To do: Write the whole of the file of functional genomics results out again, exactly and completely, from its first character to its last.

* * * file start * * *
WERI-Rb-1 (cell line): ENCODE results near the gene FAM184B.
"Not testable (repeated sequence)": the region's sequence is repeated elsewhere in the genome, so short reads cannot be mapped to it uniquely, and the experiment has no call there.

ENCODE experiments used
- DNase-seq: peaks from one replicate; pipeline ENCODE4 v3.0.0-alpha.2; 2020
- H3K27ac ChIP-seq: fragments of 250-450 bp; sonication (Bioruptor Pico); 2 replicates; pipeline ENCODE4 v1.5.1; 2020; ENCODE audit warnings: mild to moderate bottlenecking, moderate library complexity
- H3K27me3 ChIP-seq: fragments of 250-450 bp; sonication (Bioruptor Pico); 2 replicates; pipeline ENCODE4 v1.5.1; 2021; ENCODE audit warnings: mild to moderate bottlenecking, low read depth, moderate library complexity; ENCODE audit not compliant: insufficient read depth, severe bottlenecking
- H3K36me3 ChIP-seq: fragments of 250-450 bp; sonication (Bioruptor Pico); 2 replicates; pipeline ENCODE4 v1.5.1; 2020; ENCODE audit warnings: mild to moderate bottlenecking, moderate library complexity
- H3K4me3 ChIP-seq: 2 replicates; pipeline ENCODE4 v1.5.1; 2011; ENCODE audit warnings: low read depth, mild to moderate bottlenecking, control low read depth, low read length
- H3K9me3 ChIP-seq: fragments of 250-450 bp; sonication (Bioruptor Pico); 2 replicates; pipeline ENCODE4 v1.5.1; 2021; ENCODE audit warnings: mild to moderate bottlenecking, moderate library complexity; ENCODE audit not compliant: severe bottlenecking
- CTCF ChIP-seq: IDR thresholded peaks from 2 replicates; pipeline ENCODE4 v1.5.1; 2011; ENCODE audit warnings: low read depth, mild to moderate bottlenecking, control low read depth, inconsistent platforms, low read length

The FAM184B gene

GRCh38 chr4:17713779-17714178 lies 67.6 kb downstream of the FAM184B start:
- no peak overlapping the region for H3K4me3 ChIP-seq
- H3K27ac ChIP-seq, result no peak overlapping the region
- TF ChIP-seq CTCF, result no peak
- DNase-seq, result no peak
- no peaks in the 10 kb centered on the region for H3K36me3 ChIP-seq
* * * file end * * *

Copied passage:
WERI-Rb-1 (cell line): ENCODE results near the gene FAM184B.
"Not testable (repeated sequence)": the region's sequence is repeated elsewhere in the genome, so short reads cannot be mapped to it uniquely, and the experiment has no call there.

ENCODE experiments used
- DNase-seq: peaks from one replicate; pipeline ENCODE4 v3.0.0-alpha.2; 2020
- H3K27ac ChIP-seq: fragments of 250-450 bp; sonication (Bioruptor Pico); 2 replicates; pipeline ENCODE4 v1.5.1; 2020; ENCODE audit warnings: mild to moderate bottlenecking, moderate library complexity
- H3K27me3 ChIP-seq: fragments of 250-450 bp; sonication (Bioruptor Pico); 2 replicates; pipeline ENCODE4 v1.5.1; 2021; ENCODE audit warnings: mild to moderate bottlenecking, low read depth, moderate library complexity; ENCODE audit not compliant: insufficient read depth, severe bottlenecking
- H3K36me3 ChIP-seq: fragments of 250-450 bp; sonication (Bioruptor Pico); 2 replicates; pipeline ENCODE4 v1.5.1; 2020; ENCODE audit warnings: mild to moderate bottlenecking, moderate library complexity
- H3K4me3 ChIP-seq: 2 replicates; pipeline ENCODE4 v1.5.1; 2011; ENCODE audit warnings: low read depth, mild to moderate bottlenecking, control low read depth, low read length
- H3K9me3 ChIP-seq: fragments of 250-450 bp; sonication (Bioruptor Pico); 2 replicates; pipeline ENCODE4 v1.5.1; 2021; ENCODE audit warnings: mild to moderate bottlenecking, moderate library complexity; ENCODE audit not compliant: severe bottlenecking
- CTCF ChIP-seq: IDR thresholded peaks from 2 replicates; pipeline ENCODE4 v1.5.1; 2011; ENCODE audit warnings: low read depth, mild to moderate bottlenecking, control low read depth, inconsistent platforms, low read length

The FAM184B gene

GRCh38 chr4:17713779-17714178 lies 67.6 kb downstream of the FAM184B start:
- no peak overlapping the region for H3K4me3 ChIP-seq
- H3K27ac ChIP-seq, result no peak overlapping the region
- TF ChIP-seq CTCF, result no peak
- DNase-seq, result no peak
- no peaks in the 10 kb centered on the region for H3K36me3 ChIP-seq